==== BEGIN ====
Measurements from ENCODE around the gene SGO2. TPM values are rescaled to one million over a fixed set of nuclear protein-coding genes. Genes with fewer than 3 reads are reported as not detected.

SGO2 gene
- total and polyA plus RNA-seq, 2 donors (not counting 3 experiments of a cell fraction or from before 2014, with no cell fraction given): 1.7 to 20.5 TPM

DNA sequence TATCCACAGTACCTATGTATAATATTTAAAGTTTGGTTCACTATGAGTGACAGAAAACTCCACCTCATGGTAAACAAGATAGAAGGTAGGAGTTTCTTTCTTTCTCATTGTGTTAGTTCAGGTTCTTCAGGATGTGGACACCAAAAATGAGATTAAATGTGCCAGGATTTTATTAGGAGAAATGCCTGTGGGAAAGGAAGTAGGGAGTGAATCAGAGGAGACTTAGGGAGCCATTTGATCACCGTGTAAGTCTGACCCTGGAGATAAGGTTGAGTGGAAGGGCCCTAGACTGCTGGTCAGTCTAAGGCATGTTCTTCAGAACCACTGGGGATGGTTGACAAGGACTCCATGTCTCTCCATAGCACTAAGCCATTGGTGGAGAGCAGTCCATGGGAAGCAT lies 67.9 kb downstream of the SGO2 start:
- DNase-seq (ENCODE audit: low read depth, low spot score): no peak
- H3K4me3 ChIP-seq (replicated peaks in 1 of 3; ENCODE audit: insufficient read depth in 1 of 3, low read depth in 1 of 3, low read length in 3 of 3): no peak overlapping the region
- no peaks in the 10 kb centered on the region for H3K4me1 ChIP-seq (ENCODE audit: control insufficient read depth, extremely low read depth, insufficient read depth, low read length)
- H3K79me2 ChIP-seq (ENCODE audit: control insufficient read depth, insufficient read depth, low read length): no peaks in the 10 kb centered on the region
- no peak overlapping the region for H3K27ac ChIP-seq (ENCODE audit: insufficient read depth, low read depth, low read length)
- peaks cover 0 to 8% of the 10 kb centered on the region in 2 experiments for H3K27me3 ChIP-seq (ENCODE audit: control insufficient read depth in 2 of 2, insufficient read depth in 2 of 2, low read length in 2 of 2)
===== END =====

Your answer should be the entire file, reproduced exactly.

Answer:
Measurements from ENCODE around the gene SGO2. TPM values are rescaled to one million over a fixed set of nuclear protein-coding genes. Genes with fewer than 3 reads are reported as not detected.

SGO2 gene
- total and polyA plus RNA-seq, 2 donors (not counting 3 experiments of a cell fraction or from before 2014, with no cell fraction given): 1.7 to 20.5 TPM

DNA sequence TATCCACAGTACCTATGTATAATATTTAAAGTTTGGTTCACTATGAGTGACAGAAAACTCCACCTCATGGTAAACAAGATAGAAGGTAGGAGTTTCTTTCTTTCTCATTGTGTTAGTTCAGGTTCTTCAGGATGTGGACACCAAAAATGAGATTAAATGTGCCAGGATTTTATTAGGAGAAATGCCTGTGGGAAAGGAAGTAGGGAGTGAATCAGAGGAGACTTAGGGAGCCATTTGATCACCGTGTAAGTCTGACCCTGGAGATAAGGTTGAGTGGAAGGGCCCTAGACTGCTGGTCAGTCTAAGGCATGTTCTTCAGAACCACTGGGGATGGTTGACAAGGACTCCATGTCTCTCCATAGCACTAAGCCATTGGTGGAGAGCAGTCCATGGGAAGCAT lies 67.9 kb downstream of the SGO2 start:
- DNase-seq (ENCODE audit: low read depth, low spot score): no peak
- H3K4me3 ChIP-seq (replicated peaks in 1 of 3; ENCODE audit: insufficient read depth in 1 of 3, low read depth in 1 of 3, low read length in 3 of 3): no peak overlapping the region
- no peaks in the 10 kb centered on the region for H3K4me1 ChIP-seq (ENCODE audit: control insufficient read depth, extremely low read depth, insufficient read depth, low read length)
- H3K79me2 ChIP-seq (ENCODE audit: control insufficient read depth, insufficient read depth, low read length): no peaks in the 10 kb centered on the region
- no peak overlapping the region for H3K27ac ChIP-seq (ENCODE audit: insufficient read depth, low read depth, low read length)
- peaks cover 0 to 8% of the 10 kb centered on the region in 2 experiments for H3K27me3 ChIP-seq (ENCODE audit: control insufficient read depth in 2 of 2, insufficient read depth in 2 of 2, low read length in 2 of 2)